TikTok isn’t the problem, you are

How to avoid developing an unhealthy relationship with TikTok
TikTok can affect the mental health of users and decrease energy levels.
TikTok can affect the mental health of users and decrease energy levels.
Ruby Moxley

The relationship between TikTok and its users is the epitome of a love-hate relationship. It can make you laugh or inspire you to study for your next test. However, it can also create a dangerous second reality of delusions and false narratives from the insecurities of today’s youth.

Take a moment to think about the evolution of social media. Myspace kickstarted the movement, fabricating a space for users to write posts, create communities, access businesses and more. Whereas with TikTok, a much younger app, all one has to do is sit and scroll. Maybe you occasionally double-click to drop a like.

App creators profit off of laziness. With each new form of entertainment, a greater level of ease is unlocked for users. However, for some reason, TikTok influencers are held in exceptionally high regard, when in fact an extraordinary number of influencers are average-minded people who somehow managed to find a way to finesse the system.

The irony begs the question of TikTok’s true function. Is it simply a place where anyone can become famous from the exploitation of teenagers’ insecurities? Has all utilitarianism been lost behind the fog of glorified influencers and mindless scrolling?

According to Columbia University Irving Medical Center, the average age of youths who create a social media account is 12 years old. This research also shows a direct correlation between social media engagement and mental health disorders such as anxiety and depression among teenagers and young adults. The more time an individual spends online, the more they are deprived of meaningful face-to-face interaction with peers. Additionally, one may be exposed to intimidating standards which can cause them to feel insecure about certain aspects of their life, whether it be physical appearance or career progression.

In summation, social media risks the degradation of individual authenticity and creativity.

However, while these concerns do have some degree of validity, I find it to be an extremely pessimistic outlook. Downsides never exist in isolation. The app is simply an accumulation of algorithms and data based on what you interact with. There are numerous advantages to the accessibility of TikTok, so long as you choose to utilize it correctly.

It’s almost impossible to avoid social media in this day and age. Instead of fearing it, here’s how I suggest users maintain a healthy relationship with TikTok that serves you and your life.

  1. Find communities

The beauty of TikTok is that anyone can easily access and interact with communities based on their hobbies and interests. It’s beneficial to have an outlet where one can enrich their passions, and there are videos for anyone; from book lovers, to gym rats, to nature enthusiasts.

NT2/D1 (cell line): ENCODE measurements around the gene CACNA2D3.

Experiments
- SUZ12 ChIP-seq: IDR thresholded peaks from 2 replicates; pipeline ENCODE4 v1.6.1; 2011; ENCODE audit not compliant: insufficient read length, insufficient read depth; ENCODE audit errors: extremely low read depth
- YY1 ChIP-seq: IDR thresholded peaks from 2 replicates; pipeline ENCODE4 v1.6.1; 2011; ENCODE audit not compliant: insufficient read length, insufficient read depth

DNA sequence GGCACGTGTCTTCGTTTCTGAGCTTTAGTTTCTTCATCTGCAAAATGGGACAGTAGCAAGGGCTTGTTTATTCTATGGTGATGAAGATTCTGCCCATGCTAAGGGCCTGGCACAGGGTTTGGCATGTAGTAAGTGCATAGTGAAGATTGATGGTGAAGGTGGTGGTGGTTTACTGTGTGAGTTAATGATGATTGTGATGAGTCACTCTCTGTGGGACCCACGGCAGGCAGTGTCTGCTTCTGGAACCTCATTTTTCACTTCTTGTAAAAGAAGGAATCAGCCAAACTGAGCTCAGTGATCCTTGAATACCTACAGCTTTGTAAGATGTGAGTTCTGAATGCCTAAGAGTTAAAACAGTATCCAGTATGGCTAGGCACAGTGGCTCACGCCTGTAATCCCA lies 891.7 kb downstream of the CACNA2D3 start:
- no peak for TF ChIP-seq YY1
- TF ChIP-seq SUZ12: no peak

In this way, TikTok encourages people to engage with the real world and develop new skills and hobbies they might not have been exposed to previously. You can filter your account to the specific things you want – simply use the search bar and the app’s algorithm will automatically provide content for you based on what you searched. You can also follow accounts that share your interests to augment your feed towards things you like.

  1. Actively disengage with content that you don’t like

If something shows up on your feed that you don’t like, you have the option of selecting the “Not interested” button upon tapping and holding the screen. This will cause the app to discontinue giving you related content. 

You have to actively choose to avoid media that isn’t good for your mental health. TikTok may seem harmless in moderation, however, unhealthy usage may accumulate and have a detrimental effect on your self-image over time. This brings me to my next point.

  1. Limit intake

According to a study done in 2023 by the Pew Research Center, 58% of teens are daily users of TikTok. 17% described their TikTok use as almost constant. 

Spending too much time on TikTok creates a habitual tendency to revert to the app every time you have even a second of leisure. Youth today have become extremely codependent on technology to both entertain and distract from reality. Because of this risk, it’s important to force yourself to separate now and then. TikTok has a screen time that notifies users once they’ve been on the app nonstop for a set amount of time. Use that screen time. Or, set your own.

The rabbit hole of TikTok has only become more common and normalized in today’s world. The risks of social media surround us constantly, so it is important to be aware of how to avoid its consequences. Not only are you in control of your feed, you are in control of your actions.

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